Sunday, March 30, 2014

Doctors Produce 3-D Skull, Save Patient

My opinion:  I know there are medical miracles, but then there are medical miracles!  This really is quite the invention, and it all happened because of 3-D printing.  Still, I have some concerns for the new skull.  If part of it breaks, is it possible to replace that part with another 3-D reproduction?  Also, the skull is clear.  Can hair grow out of it, or can it at least be made to look like a real skull?  I'm very glad that the patient has healed, but what would people think of you if they saw that you had a plastic skull?  Nonetheless, a very fine and amazing idea!  It's just important, however, to try and fix the smaller problems as well, at least at some point.  Any thoughts?  Feel free to comment.

Medical First: 3-D Printed Skull Successfully Implanted in Woman

Another day, another advance in 3-D printing technology.
Doctors in the Netherlands report that they have for the first time successfully replaced most of a human’s skull with a 3-D printed plastic one — and likely saved a woman's life in the process.
The 23-hour surgery took place three months ago at University Medical Center Utrecht. The hospital announced details of the groundbreaking operation this week and said the patient, a 22-year-old woman, is doing just fine.

Image: 3-D printed skull UMC Utrecht
Doctors at UMC Utrecht in the Netherlands replaced the top part of a woman's skull with a 3-D printed plastic one.

The woman, whose name wasn’t released, suffered from severe headaches due to a thickening of her skull. She slowly lost her vision, her motor coordination was suffering and it was only a matter of time before other essential brain functions would have atrophied, Verweij said in a press release issued by UMC Utrecht.
Verweij noted that in some brain operations it’s common for part of the skull to be temporarily removed to reduce pressure on the brain, then put back later or replaced by an artificial implant. In this case, doctors inserted nearly an entire plastic skull that was manufactured with the help of Anatomics, an Australian medical device company that specializes in 3-D printing,

From: http://www.nbcnews.com/science/science-news/medical-first-3-d-printed-skull-successfully-implanted-woman-n65576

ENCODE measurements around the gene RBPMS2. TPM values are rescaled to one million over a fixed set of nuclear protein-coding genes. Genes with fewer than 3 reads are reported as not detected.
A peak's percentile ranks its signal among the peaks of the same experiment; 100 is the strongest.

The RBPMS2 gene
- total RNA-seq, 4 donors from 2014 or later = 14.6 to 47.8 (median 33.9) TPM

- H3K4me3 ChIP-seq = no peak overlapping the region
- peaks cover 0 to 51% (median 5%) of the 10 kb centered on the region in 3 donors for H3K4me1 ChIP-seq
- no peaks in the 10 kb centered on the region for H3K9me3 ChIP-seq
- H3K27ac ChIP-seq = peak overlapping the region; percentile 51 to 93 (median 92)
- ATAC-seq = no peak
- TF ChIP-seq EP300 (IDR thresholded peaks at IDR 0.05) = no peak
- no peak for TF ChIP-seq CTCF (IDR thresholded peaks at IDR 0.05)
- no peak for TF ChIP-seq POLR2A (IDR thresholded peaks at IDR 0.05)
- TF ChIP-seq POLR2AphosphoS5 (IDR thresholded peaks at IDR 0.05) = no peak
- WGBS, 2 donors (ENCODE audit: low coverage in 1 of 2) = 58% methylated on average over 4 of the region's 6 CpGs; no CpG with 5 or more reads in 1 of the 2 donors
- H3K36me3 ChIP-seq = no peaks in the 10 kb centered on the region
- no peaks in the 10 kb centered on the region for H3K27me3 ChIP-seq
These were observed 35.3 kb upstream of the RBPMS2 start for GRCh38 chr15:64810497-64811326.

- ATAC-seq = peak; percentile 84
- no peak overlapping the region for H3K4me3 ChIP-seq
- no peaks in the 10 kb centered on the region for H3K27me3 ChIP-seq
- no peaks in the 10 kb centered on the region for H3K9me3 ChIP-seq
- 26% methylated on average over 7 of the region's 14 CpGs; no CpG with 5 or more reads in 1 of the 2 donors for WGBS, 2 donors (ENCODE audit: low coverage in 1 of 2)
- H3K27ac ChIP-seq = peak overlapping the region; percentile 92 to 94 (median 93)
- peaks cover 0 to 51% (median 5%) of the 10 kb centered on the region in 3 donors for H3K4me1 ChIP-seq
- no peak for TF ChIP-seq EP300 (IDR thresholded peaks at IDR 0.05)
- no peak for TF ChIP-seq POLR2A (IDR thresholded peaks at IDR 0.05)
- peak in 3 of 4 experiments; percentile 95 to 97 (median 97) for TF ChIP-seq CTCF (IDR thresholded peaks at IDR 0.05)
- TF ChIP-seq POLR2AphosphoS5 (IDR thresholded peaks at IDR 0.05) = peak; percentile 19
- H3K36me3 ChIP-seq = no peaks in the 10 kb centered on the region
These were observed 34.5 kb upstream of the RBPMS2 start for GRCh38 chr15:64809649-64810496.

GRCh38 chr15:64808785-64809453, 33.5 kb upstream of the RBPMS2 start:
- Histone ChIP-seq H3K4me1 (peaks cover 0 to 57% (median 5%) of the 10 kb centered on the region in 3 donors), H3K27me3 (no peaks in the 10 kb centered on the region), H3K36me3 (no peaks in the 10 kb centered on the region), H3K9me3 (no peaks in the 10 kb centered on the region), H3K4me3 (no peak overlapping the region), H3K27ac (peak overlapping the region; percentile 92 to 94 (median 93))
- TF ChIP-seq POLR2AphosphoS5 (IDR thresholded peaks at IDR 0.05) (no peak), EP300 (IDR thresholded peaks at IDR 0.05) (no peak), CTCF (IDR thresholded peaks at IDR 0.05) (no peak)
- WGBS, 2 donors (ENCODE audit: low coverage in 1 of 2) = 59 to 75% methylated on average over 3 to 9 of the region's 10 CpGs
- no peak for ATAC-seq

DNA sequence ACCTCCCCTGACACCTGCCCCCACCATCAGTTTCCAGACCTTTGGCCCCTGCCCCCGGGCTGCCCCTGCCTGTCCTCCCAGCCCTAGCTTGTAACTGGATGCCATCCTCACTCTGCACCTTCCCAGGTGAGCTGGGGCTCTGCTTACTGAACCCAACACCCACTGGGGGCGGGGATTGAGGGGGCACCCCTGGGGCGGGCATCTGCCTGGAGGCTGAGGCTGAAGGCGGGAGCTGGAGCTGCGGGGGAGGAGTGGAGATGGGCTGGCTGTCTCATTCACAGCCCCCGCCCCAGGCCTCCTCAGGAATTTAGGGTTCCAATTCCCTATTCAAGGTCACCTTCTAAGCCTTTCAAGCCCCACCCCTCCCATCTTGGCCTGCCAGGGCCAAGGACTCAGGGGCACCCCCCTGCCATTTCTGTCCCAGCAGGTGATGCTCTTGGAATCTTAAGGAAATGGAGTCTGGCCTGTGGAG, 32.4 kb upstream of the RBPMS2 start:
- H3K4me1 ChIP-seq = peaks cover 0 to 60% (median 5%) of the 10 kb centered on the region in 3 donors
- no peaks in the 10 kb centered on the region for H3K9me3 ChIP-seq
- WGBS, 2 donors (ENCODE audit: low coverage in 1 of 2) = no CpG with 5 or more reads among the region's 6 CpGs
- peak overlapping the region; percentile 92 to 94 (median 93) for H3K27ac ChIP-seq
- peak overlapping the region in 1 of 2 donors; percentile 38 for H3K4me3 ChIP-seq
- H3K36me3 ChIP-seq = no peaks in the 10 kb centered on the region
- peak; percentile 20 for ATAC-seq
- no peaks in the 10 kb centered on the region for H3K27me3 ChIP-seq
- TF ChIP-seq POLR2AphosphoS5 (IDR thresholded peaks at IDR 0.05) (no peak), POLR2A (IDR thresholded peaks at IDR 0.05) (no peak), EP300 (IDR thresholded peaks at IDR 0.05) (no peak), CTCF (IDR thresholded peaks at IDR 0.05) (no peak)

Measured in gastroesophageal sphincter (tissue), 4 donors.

Sunday, March 23, 2014

Does Vitamin D Help Depression?

My opinion:  I think this whole vitamin D prophecy may be easy to believe in, especially with all the hype from drug companies.  But depression is a physiological illness that is very difficult to heal, and frankly, a vitamin pill probably will not do the trick.  I have read, however, that being malnourished can trigger depression.  On a related note, the article notes that vitamin D supplements appeared to work best with people who were vitamin D deficient.  Perhaps taking of overhaul of one's eating patterns would be an effective supplement to antidepressants, as this study seems to imply.  Additionally, studies need to investigate if vitamin pill supplements are better or if actually eating foods with vitamins are better.  Finally, I'd be really curious to see if drug companies promote research that benefits them, while not mentioning other research that harms them.  It's kind of like how colleges say they are all #1, but each one uses a different scale.  Anyone with any prior knowledge on this?  Feel free to comment.

Vitamin D supplements 'do not reduce depression'

Sunday 23 March 2014 - 12am PST

Past studies have suggested that vitamin D deficiency may lead to depression. In response, other studies propose that increasing vitamin D levels with supplements may reduce depressive symptoms. But new research, published in the journal Psychosomatic Medicine, has found no evidence that vitamin D supplements reduce depression.
The research team, led by Dr. Jonathan A. Schaffer of the Columbia University Medical Center (CUMC) in New York, NY, conducted a systematic review of clinical trials that looked at how vitamin D supplementation affected depression.
The team identified seven trials involving 3,191 participants that looked at the effects of vitamin D supplementation against depression and compared this with no vitamin D supplementation.
The investigators say that almost all trials were "characterized by methodological limitations" and only two studies included participants who had clinical depression at study baseline.
The researchers found that vitamin D supplementation itself had no overall impact on depression.
However, further investigation revealed that for patients with clinical depression, particularly those who were taking standard antidepressant medication, vitamin D supplementation may help reduce depressive symptoms.
But Dr. Schaffer says that before this association can be confirmed, new trials that monitor the effects of vitamin D supplements in these patients need to be conducted.

From: http://www.medicalnewstoday.com/articles/274295.php

Saturday, March 8, 2014

"Pay-to-Play" Meetings Help Get Drugs on Market

My opinion:  Frankly, I'm not surprised that this is going on.  Everybody knows that drug companies pay doctors to promote their products, but now it is apparent that they can use money to get past the FDA.  This may be even worse than before, as now drugs are on the market that are potentially very dangerous.  I am wondering what other methods there are to getting around obstacles.  I know that drug companies often withhold possibly bad experimental data, but perhaps there's more.  What if they pay lobbyists to pass more lenient drug laws?  Do you have any opinions or additions to this?  Feel free to comment.